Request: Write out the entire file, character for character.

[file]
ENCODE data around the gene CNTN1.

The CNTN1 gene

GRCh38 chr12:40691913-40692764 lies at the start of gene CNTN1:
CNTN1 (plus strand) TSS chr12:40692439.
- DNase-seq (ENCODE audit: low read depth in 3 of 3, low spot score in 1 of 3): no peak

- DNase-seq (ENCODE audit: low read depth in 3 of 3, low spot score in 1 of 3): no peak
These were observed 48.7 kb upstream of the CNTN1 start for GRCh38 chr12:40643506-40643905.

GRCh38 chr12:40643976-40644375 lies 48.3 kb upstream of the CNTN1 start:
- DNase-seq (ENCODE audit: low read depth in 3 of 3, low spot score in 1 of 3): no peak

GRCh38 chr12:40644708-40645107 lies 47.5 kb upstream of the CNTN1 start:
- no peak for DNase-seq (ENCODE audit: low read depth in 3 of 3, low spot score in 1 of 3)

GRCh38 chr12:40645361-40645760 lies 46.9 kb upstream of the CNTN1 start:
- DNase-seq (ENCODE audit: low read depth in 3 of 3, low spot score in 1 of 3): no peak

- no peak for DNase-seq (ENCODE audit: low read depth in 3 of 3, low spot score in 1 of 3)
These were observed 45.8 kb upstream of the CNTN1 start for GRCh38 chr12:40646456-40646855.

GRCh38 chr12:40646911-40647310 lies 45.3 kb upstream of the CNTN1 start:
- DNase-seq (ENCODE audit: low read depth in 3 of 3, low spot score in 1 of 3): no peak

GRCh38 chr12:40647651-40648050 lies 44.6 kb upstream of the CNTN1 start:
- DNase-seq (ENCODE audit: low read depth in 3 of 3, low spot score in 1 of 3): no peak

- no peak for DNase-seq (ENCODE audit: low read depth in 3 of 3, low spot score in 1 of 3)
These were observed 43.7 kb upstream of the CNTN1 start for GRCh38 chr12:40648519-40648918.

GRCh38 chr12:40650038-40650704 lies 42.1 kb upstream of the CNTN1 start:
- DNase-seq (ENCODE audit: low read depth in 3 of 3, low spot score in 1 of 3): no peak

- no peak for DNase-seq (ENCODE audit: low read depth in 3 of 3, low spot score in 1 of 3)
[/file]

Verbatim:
ENCODE data around the gene CNTN1.

The CNTN1 gene

GRCh38 chr12:40691913-40692764 lies at the start of gene CNTN1:
CNTN1 (plus strand) TSS chr12:40692439.
- DNase-seq (ENCODE audit: low read depth in 3 of 3, low spot score in 1 of 3): no peak

- DNase-seq (ENCODE audit: low read depth in 3 of 3, low spot score in 1 of 3): no peak
These were observed 48.7 kb upstream of the CNTN1 start for GRCh38 chr12:40643506-40643905.

GRCh38 chr12:40643976-40644375 lies 48.3 kb upstream of the CNTN1 start:
- DNase-seq (ENCODE audit: low read depth in 3 of 3, low spot score in 1 of 3): no peak

GRCh38 chr12:40644708-40645107 lies 47.5 kb upstream of the CNTN1 start:
- no peak for DNase-seq (ENCODE audit: low read depth in 3 of 3, low spot score in 1 of 3)

GRCh38 chr12:40645361-40645760 lies 46.9 kb upstream of the CNTN1 start:
- DNase-seq (ENCODE audit: low read depth in 3 of 3, low spot score in 1 of 3): no peak

- no peak for DNase-seq (ENCODE audit: low read depth in 3 of 3, low spot score in 1 of 3)
These were observed 45.8 kb upstream of the CNTN1 start for GRCh38 chr12:40646456-40646855.

GRCh38 chr12:40646911-40647310 lies 45.3 kb upstream of the CNTN1 start:
- DNase-seq (ENCODE audit: low read depth in 3 of 3, low spot score in 1 of 3): no peak

GRCh38 chr12:40647651-40648050 lies 44.6 kb upstream of the CNTN1 start:
- DNase-seq (ENCODE audit: low read depth in 3 of 3, low spot score in 1 of 3): no peak

- no peak for DNase-seq (ENCODE audit: low read depth in 3 of 3, low spot score in 1 of 3)
These were observed 43.7 kb upstream of the CNTN1 start for GRCh38 chr12:40648519-40648918.

GRCh38 chr12:40650038-40650704 lies 42.1 kb upstream of the CNTN1 start:
- DNase-seq (ENCODE audit: low read depth in 3 of 3, low spot score in 1 of 3): no peak

- no peak for DNase-seq (ENCODE audit: low read depth in 3 of 3, low spot score in 1 of 3)